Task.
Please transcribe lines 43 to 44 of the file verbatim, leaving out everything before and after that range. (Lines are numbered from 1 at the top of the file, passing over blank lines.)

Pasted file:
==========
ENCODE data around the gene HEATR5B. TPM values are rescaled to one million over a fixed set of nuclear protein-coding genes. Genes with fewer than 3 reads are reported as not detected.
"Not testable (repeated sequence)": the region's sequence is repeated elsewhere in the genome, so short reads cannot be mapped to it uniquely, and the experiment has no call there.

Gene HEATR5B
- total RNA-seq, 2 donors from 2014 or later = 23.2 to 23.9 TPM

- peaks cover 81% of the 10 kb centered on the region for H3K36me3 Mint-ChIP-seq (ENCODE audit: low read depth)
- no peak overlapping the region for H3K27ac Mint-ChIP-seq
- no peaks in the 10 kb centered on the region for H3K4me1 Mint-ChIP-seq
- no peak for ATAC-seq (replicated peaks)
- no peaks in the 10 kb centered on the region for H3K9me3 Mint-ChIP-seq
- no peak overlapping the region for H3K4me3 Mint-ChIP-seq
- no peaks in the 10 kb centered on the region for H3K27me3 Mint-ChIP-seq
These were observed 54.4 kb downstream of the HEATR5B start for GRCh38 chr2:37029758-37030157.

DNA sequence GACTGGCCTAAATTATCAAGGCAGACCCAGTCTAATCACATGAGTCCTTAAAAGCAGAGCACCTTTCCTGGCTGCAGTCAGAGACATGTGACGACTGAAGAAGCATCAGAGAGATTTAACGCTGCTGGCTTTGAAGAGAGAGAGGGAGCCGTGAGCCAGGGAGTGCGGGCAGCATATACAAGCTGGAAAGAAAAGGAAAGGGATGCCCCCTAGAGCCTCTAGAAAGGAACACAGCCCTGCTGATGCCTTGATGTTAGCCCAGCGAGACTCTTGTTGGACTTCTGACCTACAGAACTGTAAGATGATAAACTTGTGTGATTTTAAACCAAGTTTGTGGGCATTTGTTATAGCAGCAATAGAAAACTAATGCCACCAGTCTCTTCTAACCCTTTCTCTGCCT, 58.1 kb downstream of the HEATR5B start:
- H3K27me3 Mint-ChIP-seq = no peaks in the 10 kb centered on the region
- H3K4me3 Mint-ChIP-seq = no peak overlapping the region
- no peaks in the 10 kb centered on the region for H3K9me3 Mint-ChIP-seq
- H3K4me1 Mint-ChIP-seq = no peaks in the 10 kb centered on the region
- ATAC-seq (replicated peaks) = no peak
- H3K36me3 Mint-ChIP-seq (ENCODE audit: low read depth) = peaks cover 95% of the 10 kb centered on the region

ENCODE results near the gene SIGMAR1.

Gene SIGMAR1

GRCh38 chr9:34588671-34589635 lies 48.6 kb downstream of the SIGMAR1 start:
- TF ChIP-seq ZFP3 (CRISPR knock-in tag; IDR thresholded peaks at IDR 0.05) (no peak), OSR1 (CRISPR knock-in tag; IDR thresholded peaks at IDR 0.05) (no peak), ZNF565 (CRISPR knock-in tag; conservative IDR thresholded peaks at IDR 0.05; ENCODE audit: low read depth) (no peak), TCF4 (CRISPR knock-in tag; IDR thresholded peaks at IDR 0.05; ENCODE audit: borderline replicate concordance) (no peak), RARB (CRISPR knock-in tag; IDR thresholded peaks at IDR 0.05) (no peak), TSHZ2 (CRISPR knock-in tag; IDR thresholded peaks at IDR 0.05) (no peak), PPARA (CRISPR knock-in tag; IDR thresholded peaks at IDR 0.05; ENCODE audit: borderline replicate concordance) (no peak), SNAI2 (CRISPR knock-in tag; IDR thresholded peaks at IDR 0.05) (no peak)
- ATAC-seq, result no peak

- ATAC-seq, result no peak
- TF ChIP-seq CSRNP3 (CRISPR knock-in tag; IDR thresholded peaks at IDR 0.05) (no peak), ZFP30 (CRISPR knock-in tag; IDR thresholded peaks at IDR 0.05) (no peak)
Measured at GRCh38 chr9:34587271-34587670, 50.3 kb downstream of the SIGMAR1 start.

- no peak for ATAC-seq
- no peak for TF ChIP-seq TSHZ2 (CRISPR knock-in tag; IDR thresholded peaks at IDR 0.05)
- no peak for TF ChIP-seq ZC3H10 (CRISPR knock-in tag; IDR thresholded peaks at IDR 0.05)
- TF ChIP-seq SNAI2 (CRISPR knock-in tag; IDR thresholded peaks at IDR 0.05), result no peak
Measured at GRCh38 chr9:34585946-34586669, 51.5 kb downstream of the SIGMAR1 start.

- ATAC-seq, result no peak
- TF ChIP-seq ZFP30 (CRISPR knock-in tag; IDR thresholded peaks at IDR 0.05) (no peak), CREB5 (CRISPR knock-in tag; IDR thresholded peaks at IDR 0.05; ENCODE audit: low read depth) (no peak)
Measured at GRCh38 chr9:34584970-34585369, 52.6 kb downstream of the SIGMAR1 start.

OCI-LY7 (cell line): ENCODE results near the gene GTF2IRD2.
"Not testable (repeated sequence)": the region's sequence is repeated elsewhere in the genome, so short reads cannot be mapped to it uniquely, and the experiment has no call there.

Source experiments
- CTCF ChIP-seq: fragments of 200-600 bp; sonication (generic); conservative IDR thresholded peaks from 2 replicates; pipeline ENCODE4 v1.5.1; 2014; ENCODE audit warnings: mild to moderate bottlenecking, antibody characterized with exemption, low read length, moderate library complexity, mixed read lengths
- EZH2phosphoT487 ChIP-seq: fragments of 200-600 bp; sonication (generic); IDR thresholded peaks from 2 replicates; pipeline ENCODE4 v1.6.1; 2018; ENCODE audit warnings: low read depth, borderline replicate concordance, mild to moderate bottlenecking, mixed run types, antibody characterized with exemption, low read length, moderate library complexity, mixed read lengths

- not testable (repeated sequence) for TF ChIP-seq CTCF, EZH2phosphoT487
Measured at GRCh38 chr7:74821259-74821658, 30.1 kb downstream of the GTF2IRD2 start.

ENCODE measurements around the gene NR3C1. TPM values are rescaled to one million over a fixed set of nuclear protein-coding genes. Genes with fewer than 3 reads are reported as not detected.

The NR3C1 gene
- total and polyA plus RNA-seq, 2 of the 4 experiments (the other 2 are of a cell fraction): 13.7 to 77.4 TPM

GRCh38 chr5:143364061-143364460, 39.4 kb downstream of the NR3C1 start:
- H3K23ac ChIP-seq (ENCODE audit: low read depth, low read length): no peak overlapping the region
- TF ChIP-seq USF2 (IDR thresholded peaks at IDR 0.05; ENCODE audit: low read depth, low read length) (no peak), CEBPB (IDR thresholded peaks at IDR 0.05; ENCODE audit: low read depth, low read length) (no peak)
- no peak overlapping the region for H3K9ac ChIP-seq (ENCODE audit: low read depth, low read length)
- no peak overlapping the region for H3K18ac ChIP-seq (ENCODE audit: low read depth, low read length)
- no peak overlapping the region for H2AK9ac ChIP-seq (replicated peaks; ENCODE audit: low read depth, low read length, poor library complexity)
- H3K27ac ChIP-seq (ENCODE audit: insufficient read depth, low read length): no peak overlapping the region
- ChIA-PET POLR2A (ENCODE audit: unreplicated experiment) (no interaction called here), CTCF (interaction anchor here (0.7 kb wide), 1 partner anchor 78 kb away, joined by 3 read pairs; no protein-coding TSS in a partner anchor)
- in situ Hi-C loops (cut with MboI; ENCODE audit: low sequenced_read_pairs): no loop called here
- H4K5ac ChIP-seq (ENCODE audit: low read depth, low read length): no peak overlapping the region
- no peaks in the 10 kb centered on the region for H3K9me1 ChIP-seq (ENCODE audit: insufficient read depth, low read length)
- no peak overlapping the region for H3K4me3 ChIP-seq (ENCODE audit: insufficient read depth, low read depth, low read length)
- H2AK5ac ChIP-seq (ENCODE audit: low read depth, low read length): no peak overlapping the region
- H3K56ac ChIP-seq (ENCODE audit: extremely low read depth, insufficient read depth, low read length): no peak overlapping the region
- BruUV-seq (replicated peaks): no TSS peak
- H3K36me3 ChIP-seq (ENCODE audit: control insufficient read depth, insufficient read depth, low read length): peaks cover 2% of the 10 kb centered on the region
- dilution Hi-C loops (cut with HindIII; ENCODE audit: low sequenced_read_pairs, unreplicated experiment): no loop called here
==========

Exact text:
ENCODE measurements around the gene NR3C1. TPM values are rescaled to one million over a fixed set of nuclear protein-coding genes. Genes with fewer than 3 reads are reported as not detected.

The NR3C1 gene